No athlete was better built for the shrill, populist moment of the past five years than Conor McGregor.
He had that north-side Dublin thing, which is hard to explain to people who’ve never spent any time there. He is the jackeen par excellence – a loud, irritating, frustratingly charismatic blowhard.
The sort of person you could not bear to go on a long drive with, but who might be fun in short bursts at a bar.
Like someone else we know, McGregor somehow managed to turn himself into a multimillion-dollar-earning, Savile-Row-suit-wearing, personalized-whisky-peddling, monumentally crude everyman. He was of the people, but not for them. He constantly told them that he was better than they were. The people couldn’t get enough of it.
Given events to our south, this seems like the perfect time for that sort of shtick to curdle. Poetic, even. McGregor always did have a wonderful sense of timing, until he didn’t.
McGregor fought on Saturday night in the Middle East. He looked fit, but wasn’t. He had it, but only briefly.
By the end of the first round, McGregor – formerly an inexhaustible antagonist – was sucking wind. In the second, he’d begun to limp. By the end, he was a fish looking for the hook. It ended in a brutal TKO, McGregor crumpled in a corner while his opponent, Dustin Poirier, stood over him half-heartedly finishing him off.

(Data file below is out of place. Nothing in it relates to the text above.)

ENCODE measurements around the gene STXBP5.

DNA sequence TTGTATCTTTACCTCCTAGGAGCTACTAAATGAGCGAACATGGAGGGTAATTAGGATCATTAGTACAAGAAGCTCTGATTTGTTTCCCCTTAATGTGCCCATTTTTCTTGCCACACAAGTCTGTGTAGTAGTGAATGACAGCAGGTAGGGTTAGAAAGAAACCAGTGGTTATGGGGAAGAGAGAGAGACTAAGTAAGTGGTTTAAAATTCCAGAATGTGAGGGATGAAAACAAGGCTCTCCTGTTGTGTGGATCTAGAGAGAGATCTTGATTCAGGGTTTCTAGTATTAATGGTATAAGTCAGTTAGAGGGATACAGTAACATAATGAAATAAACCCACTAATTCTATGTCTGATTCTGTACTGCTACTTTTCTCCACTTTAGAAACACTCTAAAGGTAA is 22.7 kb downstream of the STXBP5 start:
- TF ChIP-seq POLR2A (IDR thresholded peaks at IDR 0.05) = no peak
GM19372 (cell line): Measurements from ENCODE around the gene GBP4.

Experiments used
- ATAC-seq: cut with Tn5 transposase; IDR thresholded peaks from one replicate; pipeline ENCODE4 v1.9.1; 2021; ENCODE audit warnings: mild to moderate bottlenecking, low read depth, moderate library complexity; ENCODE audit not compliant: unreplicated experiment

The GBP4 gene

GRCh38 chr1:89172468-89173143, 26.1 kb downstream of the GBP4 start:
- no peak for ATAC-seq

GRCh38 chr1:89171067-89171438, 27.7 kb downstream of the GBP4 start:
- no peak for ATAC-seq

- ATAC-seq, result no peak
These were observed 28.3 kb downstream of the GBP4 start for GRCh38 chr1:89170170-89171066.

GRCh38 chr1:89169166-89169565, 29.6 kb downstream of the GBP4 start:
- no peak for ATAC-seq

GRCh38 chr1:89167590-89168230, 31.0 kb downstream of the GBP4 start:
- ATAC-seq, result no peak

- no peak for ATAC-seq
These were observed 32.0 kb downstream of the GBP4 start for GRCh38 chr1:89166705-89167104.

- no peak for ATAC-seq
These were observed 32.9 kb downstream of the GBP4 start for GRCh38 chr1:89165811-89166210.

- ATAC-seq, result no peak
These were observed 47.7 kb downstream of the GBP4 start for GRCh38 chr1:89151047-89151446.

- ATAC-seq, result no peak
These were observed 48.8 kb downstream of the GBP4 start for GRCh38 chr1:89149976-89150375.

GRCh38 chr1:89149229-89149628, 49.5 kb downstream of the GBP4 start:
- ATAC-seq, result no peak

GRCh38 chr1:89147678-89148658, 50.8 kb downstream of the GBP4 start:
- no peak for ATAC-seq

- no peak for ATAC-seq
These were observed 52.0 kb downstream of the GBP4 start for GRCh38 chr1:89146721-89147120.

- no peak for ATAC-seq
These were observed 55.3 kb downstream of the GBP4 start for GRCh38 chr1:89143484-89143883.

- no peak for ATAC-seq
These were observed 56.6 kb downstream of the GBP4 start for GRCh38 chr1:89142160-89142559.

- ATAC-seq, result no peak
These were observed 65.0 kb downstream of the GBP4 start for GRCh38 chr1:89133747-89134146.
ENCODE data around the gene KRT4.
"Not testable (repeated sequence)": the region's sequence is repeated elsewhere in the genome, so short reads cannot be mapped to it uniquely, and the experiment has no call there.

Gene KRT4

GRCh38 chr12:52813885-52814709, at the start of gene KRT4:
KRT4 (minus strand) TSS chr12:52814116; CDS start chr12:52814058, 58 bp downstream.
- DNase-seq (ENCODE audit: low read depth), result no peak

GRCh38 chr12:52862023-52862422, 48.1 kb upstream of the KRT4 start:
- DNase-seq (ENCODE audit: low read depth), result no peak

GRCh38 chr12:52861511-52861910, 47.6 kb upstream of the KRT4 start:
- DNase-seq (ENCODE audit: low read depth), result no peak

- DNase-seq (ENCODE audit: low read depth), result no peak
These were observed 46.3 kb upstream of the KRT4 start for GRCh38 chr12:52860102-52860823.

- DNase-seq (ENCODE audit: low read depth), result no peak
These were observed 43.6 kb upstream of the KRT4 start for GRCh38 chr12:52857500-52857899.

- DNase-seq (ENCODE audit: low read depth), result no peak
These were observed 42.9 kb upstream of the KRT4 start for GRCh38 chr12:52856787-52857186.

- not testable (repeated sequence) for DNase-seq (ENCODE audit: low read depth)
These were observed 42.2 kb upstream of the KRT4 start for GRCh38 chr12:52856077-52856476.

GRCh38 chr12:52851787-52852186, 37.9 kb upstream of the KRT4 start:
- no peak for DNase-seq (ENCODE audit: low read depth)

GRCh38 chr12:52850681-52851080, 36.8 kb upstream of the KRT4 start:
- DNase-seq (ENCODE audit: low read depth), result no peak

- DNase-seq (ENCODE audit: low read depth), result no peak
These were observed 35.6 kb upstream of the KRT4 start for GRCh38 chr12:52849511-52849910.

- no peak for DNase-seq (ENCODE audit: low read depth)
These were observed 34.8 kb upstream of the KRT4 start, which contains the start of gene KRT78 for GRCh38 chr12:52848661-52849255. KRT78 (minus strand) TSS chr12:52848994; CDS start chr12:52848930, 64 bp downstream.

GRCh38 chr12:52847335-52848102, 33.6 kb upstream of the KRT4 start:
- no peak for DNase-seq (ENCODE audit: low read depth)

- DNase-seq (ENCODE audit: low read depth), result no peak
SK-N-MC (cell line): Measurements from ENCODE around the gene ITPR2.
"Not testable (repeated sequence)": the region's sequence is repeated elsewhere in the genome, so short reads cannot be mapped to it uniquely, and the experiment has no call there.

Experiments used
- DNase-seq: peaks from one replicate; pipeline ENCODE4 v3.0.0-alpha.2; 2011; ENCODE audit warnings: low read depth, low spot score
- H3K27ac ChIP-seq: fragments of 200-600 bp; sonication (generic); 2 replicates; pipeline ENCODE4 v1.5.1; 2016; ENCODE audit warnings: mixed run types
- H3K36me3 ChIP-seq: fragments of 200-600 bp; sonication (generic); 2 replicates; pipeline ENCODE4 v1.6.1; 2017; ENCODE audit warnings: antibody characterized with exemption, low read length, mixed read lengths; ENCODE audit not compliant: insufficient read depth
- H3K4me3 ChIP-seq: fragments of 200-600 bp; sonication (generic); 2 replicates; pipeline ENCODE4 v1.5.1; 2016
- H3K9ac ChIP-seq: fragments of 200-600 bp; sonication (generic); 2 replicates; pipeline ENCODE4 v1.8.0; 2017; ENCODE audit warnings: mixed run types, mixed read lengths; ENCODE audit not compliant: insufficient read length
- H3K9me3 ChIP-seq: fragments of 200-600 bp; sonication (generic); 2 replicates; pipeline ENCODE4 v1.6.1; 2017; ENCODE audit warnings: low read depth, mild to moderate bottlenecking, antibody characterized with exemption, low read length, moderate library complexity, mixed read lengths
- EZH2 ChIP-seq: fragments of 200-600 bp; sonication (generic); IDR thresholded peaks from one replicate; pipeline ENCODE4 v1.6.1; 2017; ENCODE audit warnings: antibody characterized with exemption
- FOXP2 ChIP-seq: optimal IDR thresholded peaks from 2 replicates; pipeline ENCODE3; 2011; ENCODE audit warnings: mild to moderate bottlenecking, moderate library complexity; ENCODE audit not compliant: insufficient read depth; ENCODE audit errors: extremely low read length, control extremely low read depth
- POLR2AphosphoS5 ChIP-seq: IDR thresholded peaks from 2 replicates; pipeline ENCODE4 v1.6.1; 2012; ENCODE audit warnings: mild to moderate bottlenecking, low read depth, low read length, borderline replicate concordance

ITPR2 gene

After a nice, long, postfight lie-down on the mat, McGregor gathered himself for a truly bizarre interview. Bizarre because he sounded measured, even self-aware.
You didn’t believe it was possible, but Conor McGregor had been beaten straight. So that’s it for him then.
So while this isn’t his professional obituary, it is a first draft.
When McGregor arrived at the top of the Ultimate Fighting Championship in 2015, a few years removed from working as a plumber, there was only one type of mixed-martial-arts star. He (and sometimes she) was a glowering, icy thug. A man of few words, probably because he didn’t know that many.
At the time, no one took MMA seriously. MMA fighters compensated by treating their work like they were splitting atoms with their arm bars. No sport is so enthralled by its own jargon, etiquette and negligible history.
McGregor was the cure for that. It wasn’t that he took himself less seriously than everyone else. It was that he took himself so seriously, his personality looped back around to farce.
So when he said things such as, “Me and Jesus are good … Gods recognize gods,” even the bishop couldn’t take offence. It was so patently ridiculous. And he was pretty good with his fists. That was undeniable.
Irishness – which rendered him comfortably “other” for the American audience – also worked in McGregor’s favour. Somehow, deeply offensive or stupid things seem less so when delivered in an accent.
Riding his filthy-minded jester’s persona, McGregor did what only Ronda Rousey had managed before him – he took cage-fighting mainstream.
As with Rousey, it was his look and personality that drew people in. He would eventually make the same mistake she had – confusing celebrity for accomplishment.